Australia student visa approval rates declining due to new immigration policies

In the first half of Australia's fiscal year, almost 1 out of 5 student visa applications got refused. This is a higher refusal rate than in the last three years.

In the second part of 2023, Australia made new rules to stop people pretending to be students and using tricks to work in the country. These rules seem to be working, as data from the Department of Home Affairs says that 19% of students asking for visas were told no in the first part of Australia's money year.

If this continues, it's expected that about 91,715 fewer students will get visas in 2023/24 compared to the previous year, which is about a 15% drop from the 577,295 visas given in 2022/23.

Australia's recent changes to immigration policies, introduced in December 2023, are designed to be more specific, favoring certain applicants over others. Students face a tougher application process due to increased requirements, such as higher English-language proficiency and a mandatory "Genuine Student Test" aimed at identifying those genuinely focused on studying and contributing essential skills to the Australian economy. This particularly impacts students pursuing lower-level credentials, as the focus shifts towards those who can bring valuable skills to the country.

Other aspects of Australia's updated approach to the international sector include scrutinizing high-risk student applications, cracking down on untrustworthy education providers, strengthening the student visa integrity unit in the Department of Home Affairs to prevent misuse of the system, and enhancing requirements for international education providers.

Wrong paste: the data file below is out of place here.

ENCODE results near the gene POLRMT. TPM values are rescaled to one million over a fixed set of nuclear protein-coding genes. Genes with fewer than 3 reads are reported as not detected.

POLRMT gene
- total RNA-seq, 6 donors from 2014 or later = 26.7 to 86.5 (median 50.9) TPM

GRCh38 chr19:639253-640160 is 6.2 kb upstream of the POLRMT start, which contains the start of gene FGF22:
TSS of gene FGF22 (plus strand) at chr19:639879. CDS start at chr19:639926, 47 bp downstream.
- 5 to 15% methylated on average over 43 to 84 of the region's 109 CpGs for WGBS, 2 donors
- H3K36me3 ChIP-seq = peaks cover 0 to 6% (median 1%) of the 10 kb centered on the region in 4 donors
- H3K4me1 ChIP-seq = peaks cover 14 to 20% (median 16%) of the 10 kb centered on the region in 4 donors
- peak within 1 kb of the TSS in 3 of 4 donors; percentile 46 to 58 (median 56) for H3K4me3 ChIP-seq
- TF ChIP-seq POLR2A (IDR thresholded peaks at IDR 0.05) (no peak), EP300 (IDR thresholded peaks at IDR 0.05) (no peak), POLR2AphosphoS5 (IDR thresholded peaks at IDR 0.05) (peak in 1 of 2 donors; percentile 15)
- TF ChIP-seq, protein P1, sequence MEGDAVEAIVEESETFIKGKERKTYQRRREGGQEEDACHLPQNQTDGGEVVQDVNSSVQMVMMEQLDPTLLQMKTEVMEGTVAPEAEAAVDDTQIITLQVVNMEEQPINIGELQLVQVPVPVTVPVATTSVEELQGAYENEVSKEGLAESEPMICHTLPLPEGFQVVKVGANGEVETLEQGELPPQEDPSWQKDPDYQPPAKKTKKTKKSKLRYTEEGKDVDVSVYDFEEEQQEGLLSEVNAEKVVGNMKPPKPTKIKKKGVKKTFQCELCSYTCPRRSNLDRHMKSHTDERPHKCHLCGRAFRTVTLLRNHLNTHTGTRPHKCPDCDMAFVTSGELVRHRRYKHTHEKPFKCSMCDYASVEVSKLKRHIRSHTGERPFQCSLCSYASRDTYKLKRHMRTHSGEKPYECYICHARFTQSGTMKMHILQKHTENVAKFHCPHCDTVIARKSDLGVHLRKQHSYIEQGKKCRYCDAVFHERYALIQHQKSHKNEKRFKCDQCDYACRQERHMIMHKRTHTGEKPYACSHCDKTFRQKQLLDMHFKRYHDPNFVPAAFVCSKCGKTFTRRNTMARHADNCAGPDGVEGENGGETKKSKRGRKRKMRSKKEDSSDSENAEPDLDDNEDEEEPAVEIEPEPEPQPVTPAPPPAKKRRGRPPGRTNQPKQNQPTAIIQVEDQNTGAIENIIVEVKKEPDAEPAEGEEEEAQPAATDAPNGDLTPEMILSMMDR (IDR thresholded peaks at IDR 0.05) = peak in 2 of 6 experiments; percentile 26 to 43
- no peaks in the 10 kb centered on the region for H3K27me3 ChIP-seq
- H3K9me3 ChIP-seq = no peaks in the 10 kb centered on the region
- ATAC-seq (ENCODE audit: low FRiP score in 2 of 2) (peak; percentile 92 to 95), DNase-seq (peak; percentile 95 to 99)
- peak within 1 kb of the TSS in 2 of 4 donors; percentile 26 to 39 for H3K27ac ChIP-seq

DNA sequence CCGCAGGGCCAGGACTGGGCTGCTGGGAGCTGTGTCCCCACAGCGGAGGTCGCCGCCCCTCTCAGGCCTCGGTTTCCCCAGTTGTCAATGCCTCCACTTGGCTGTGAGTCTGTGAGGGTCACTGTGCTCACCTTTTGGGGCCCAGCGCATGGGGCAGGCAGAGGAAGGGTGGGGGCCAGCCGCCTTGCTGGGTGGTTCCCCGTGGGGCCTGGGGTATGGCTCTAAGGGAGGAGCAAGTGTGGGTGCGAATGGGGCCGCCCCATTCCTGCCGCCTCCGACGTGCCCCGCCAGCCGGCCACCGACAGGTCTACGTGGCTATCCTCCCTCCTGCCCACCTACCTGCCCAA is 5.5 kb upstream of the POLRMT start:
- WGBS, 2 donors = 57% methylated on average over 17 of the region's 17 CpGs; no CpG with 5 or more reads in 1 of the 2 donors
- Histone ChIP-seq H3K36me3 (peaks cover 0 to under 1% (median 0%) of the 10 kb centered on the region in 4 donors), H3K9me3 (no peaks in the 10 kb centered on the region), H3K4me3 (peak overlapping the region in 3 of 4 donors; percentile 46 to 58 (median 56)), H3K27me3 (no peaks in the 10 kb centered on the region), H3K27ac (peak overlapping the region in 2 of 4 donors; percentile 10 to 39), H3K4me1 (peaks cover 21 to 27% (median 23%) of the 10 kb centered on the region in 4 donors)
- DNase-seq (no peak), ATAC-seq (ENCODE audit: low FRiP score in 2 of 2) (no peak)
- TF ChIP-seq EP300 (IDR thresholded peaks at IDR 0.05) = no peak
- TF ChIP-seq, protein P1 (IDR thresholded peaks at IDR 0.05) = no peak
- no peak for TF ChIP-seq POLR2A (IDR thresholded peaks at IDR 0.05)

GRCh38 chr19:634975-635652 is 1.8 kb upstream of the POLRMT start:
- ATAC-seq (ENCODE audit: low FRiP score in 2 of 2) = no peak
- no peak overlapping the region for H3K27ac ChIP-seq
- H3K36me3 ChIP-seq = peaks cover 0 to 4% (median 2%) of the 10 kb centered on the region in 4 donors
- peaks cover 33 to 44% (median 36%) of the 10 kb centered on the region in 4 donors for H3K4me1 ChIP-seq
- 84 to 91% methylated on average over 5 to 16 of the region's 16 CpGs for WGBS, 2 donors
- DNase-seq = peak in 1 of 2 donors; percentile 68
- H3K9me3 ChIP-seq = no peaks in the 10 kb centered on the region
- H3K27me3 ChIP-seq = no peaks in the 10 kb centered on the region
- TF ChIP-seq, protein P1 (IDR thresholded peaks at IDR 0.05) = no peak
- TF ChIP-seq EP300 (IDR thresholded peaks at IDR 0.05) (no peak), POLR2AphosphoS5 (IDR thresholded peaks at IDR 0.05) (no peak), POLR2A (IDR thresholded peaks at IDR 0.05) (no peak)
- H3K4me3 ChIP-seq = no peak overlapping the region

The heightened scrutiny has led to increased visa refusal rates as immigration officials now have more tools to identify non-genuine students. The Department of Home Affairs emphasizes the importance of refusing visas to applicants presenting fraudulent documents, engaging in fraud related to English language testing, making non-genuine claims, or having non-genuine subsequent marriages.

Education Minister Jason Clare underscores the government's commitment to preventing student exploitation and safeguarding Australia's reputation as a high-quality international education provider.

Australia's new way of involving other countries is also reducing the overall number of people moving in. The government wanted this to happen when they made the rules. Similar to what's happening in Canada, the large number of new students coming to Australia lately has caused a problem with finding affordable places to live. This housing issue has made people less supportive of bringing in more immigrants.

According to, the most recent data from the Australian Bureau of Statistics (ABS) indicates that the total number of people moving in and out of the country has started to go down. The monthly arrivals are finally decreasing from the very high numbers they reached before, as shown in the chart. In the recent months, countries like Australia, Canada, and the UK have made changes to how they let international students come in. They did it in different ways:

  • Canada is limiting the number of new study permits for the next two years and has other rules.
  • The UK doesn't let most international students bring their family members with them.
  • Australia is being more specific, making lots of small changes to discourage certain types of students, agents, and schools from misusing the system.

The latest data from the Department of Home Affairs suggests that Australia's changes might lead to about 15% fewer visas in 2023/24 (if the current refusal rate stays the same). This reduction could be less compared to what might happen in Canada and the UK.

In Canada, many students can't get their study permits processed right now, which will already reduce the number of students coming in this year. The two-year limit and other measures will also have an impact. In the UK, students from top countries are already showing less interest due to the new rule about not bringing family members.

But in Australia, the government seems to be balancing the value of international students to the economy with the need for a fair system. The rules and government statements show that the focus is on stopping students who aren't genuine, not on reducing demand from all international students.

Source: ICEF

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